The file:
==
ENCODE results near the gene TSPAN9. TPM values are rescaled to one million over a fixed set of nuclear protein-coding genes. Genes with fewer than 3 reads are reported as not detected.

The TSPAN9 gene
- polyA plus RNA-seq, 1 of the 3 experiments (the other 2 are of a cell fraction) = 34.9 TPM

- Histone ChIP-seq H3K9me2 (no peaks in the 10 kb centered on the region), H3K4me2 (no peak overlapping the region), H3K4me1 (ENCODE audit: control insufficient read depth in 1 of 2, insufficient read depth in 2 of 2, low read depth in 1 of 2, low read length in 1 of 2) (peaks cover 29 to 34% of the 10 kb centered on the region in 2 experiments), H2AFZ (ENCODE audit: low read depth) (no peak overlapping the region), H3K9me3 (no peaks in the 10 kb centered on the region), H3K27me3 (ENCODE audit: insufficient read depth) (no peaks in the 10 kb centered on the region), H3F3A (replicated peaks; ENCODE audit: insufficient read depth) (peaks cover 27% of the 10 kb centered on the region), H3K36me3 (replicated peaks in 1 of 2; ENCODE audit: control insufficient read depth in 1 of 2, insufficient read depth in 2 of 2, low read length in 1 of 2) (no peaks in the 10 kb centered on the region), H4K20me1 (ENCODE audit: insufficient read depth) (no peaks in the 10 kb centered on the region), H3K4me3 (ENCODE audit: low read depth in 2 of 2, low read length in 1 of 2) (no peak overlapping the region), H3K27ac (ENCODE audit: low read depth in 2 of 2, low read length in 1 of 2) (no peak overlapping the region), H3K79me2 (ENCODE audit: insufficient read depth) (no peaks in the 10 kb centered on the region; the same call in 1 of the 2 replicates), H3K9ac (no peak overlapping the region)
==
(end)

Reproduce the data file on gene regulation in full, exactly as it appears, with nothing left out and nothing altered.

ENCODE results near the gene TSPAN9. TPM values are rescaled to one million over a fixed set of nuclear protein-coding genes. Genes with fewer than 3 reads are reported as not detected.

The TSPAN9 gene
- polyA plus RNA-seq, 1 of the 3 experiments (the other 2 are of a cell fraction) = 34.9 TPM

- Histone ChIP-seq H3K9me2 (no peaks in the 10 kb centered on the region), H3K4me2 (no peak overlapping the region), H3K4me1 (ENCODE audit: control insufficient read depth in 1 of 2, insufficient read depth in 2 of 2, low read depth in 1 of 2, low read length in 1 of 2) (peaks cover 29 to 34% of the 10 kb centered on the region in 2 experiments), H2AFZ (ENCODE audit: low read depth) (no peak overlapping the region), H3K9me3 (no peaks in the 10 kb centered on the region), H3K27me3 (ENCODE audit: insufficient read depth) (no peaks in the 10 kb centered on the region), H3F3A (replicated peaks; ENCODE audit: insufficient read depth) (peaks cover 27% of the 10 kb centered on the region), H3K36me3 (replicated peaks in 1 of 2; ENCODE audit: control insufficient read depth in 1 of 2, insufficient read depth in 2 of 2, low read length in 1 of 2) (no peaks in the 10 kb centered on the region), H4K20me1 (ENCODE audit: insufficient read depth) (no peaks in the 10 kb centered on the region), H3K4me3 (ENCODE audit: low read depth in 2 of 2, low read length in 1 of 2) (no peak overlapping the region), H3K27ac (ENCODE audit: low read depth in 2 of 2, low read length in 1 of 2) (no peak overlapping the region), H3K79me2 (ENCODE audit: insufficient read depth) (no peaks in the 10 kb centered on the region; the same call in 1 of the 2 replicates), H3K9ac (no peak overlapping the region)